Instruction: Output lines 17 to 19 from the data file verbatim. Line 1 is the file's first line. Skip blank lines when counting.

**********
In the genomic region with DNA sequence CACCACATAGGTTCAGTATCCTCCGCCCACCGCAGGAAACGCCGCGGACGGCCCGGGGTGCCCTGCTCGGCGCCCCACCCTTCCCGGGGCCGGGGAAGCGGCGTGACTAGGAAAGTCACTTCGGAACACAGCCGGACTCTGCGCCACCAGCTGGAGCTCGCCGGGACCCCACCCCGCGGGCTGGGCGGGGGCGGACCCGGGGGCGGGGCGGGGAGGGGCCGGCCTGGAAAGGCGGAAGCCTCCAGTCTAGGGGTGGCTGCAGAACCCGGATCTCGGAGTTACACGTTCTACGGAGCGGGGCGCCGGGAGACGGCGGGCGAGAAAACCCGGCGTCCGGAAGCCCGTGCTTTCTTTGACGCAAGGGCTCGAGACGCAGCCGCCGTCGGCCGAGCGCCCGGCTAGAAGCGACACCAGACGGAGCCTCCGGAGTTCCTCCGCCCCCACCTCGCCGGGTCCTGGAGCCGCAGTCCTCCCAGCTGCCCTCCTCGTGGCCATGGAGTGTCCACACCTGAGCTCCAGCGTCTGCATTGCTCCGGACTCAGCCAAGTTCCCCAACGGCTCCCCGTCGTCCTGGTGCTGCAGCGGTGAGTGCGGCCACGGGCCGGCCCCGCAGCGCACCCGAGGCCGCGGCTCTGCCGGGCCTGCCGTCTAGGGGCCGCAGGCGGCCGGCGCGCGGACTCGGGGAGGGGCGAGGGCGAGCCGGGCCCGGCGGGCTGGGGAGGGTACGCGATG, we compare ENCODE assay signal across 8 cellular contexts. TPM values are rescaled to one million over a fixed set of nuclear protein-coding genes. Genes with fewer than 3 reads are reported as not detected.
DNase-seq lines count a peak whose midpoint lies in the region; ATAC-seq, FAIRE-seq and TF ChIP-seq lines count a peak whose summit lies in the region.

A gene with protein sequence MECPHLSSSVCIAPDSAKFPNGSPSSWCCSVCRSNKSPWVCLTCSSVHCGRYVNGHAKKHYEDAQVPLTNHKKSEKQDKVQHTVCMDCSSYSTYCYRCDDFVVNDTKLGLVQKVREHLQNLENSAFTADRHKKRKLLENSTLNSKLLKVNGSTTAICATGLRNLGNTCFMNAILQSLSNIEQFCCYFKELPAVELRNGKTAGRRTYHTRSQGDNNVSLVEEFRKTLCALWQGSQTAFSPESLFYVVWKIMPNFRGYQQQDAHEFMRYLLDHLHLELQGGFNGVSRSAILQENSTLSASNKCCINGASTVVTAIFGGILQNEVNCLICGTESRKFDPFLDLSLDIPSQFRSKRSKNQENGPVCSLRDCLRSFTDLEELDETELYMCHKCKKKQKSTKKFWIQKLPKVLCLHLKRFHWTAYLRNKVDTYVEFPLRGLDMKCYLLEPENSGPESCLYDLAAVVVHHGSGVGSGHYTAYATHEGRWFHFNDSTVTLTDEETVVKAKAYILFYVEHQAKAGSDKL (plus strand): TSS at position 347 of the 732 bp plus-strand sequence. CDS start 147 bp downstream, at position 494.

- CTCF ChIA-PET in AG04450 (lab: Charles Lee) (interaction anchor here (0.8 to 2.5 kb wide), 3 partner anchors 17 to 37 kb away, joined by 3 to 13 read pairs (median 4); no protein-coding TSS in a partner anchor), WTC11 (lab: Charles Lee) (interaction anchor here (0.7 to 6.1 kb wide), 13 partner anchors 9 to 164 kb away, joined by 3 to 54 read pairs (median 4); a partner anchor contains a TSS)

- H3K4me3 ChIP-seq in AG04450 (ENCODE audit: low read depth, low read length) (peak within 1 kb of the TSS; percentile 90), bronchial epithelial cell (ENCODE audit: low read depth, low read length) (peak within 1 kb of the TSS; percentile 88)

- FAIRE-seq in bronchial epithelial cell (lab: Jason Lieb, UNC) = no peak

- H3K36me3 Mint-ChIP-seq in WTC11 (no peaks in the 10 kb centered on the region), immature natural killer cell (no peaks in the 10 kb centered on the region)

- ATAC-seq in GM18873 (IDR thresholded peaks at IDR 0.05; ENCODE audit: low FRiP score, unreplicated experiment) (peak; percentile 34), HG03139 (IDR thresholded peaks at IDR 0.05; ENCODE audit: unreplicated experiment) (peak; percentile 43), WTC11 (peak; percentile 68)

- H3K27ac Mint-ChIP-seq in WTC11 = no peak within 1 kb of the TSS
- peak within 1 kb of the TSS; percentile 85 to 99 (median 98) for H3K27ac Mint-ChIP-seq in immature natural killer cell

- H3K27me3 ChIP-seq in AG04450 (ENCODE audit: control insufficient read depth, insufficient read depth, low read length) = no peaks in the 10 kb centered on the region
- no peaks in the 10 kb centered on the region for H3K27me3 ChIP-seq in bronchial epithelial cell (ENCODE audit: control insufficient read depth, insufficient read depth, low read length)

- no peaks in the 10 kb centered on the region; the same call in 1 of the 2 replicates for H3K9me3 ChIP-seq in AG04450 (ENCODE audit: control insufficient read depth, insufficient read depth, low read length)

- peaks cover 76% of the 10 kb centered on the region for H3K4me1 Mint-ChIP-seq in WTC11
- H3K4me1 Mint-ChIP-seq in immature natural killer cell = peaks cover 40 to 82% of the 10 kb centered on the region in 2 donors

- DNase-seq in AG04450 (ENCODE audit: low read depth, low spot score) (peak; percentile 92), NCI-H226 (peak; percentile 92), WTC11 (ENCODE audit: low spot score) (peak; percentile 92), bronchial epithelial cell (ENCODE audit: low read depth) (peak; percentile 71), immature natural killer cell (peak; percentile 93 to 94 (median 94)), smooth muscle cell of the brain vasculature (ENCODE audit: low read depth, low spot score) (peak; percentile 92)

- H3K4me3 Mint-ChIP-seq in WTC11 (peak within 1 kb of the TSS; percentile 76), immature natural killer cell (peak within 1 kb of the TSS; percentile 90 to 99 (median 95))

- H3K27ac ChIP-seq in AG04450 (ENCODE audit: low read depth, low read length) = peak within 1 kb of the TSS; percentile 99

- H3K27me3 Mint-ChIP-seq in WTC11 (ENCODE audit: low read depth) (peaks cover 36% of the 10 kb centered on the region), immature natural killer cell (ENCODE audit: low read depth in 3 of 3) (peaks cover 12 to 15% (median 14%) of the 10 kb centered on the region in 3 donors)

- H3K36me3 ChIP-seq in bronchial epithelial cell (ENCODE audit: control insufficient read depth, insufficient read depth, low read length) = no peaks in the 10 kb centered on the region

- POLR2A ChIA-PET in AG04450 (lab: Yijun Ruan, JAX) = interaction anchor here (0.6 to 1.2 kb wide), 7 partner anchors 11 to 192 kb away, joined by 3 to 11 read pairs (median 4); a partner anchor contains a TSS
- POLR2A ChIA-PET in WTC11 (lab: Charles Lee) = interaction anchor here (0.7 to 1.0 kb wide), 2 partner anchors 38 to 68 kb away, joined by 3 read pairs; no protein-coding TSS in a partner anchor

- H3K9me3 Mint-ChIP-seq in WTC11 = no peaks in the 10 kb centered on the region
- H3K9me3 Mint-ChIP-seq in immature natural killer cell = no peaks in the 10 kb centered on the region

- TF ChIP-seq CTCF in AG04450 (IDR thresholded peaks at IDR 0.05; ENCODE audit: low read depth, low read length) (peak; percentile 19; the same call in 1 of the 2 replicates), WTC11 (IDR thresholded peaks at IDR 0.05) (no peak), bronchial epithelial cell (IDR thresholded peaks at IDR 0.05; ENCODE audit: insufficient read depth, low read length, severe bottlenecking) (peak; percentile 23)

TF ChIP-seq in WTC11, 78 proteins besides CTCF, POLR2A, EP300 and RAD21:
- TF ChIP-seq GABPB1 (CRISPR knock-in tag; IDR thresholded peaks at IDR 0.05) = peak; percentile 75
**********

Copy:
- H3K4me3 Mint-ChIP-seq in WTC11 (peak within 1 kb of the TSS; percentile 76), immature natural killer cell (peak within 1 kb of the TSS; percentile 90 to 99 (median 95))

- H3K27ac ChIP-seq in AG04450 (ENCODE audit: low read depth, low read length) = peak within 1 kb of the TSS; percentile 99

- H3K27me3 Mint-ChIP-seq in WTC11 (ENCODE audit: low read depth) (peaks cover 36% of the 10 kb centered on the region), immature natural killer cell (ENCODE audit: low read depth in 3 of 3) (peaks cover 12 to 15% (median 14%) of the 10 kb centered on the region in 3 donors)